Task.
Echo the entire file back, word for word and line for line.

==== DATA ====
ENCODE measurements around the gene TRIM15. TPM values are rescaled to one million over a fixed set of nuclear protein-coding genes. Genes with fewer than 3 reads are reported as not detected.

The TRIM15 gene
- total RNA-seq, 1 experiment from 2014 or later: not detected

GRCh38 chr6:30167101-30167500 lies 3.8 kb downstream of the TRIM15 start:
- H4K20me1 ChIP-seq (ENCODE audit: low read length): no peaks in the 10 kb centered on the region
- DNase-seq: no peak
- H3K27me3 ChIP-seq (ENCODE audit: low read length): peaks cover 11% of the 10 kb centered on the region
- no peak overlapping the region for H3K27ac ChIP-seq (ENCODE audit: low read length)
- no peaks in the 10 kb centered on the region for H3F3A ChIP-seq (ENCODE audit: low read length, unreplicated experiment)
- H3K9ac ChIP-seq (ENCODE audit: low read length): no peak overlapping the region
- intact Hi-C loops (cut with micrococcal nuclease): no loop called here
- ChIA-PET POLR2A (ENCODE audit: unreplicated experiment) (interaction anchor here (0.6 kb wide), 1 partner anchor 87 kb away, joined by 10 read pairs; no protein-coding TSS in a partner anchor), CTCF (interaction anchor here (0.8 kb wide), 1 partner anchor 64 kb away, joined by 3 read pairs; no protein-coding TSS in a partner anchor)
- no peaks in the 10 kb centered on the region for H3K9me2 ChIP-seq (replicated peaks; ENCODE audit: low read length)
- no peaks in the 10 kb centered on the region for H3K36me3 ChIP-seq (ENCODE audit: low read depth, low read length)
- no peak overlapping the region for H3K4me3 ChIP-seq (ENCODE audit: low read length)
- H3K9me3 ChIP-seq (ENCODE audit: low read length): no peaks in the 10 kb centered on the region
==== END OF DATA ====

ENCODE measurements around the gene TRIM15. TPM values are rescaled to one million over a fixed set of nuclear protein-coding genes. Genes with fewer than 3 reads are reported as not detected.

The TRIM15 gene
- total RNA-seq, 1 experiment from 2014 or later: not detected

GRCh38 chr6:30167101-30167500 lies 3.8 kb downstream of the TRIM15 start:
- H4K20me1 ChIP-seq (ENCODE audit: low read length): no peaks in the 10 kb centered on the region
- DNase-seq: no peak
- H3K27me3 ChIP-seq (ENCODE audit: low read length): peaks cover 11% of the 10 kb centered on the region
- no peak overlapping the region for H3K27ac ChIP-seq (ENCODE audit: low read length)
- no peaks in the 10 kb centered on the region for H3F3A ChIP-seq (ENCODE audit: low read length, unreplicated experiment)
- H3K9ac ChIP-seq (ENCODE audit: low read length): no peak overlapping the region
- intact Hi-C loops (cut with micrococcal nuclease): no loop called here
- ChIA-PET POLR2A (ENCODE audit: unreplicated experiment) (interaction anchor here (0.6 kb wide), 1 partner anchor 87 kb away, joined by 10 read pairs; no protein-coding TSS in a partner anchor), CTCF (interaction anchor here (0.8 kb wide), 1 partner anchor 64 kb away, joined by 3 read pairs; no protein-coding TSS in a partner anchor)
- no peaks in the 10 kb centered on the region for H3K9me2 ChIP-seq (replicated peaks; ENCODE audit: low read length)
- no peaks in the 10 kb centered on the region for H3K36me3 ChIP-seq (ENCODE audit: low read depth, low read length)
- no peak overlapping the region for H3K4me3 ChIP-seq (ENCODE audit: low read length)
- H3K9me3 ChIP-seq (ENCODE audit: low read length): no peaks in the 10 kb centered on the region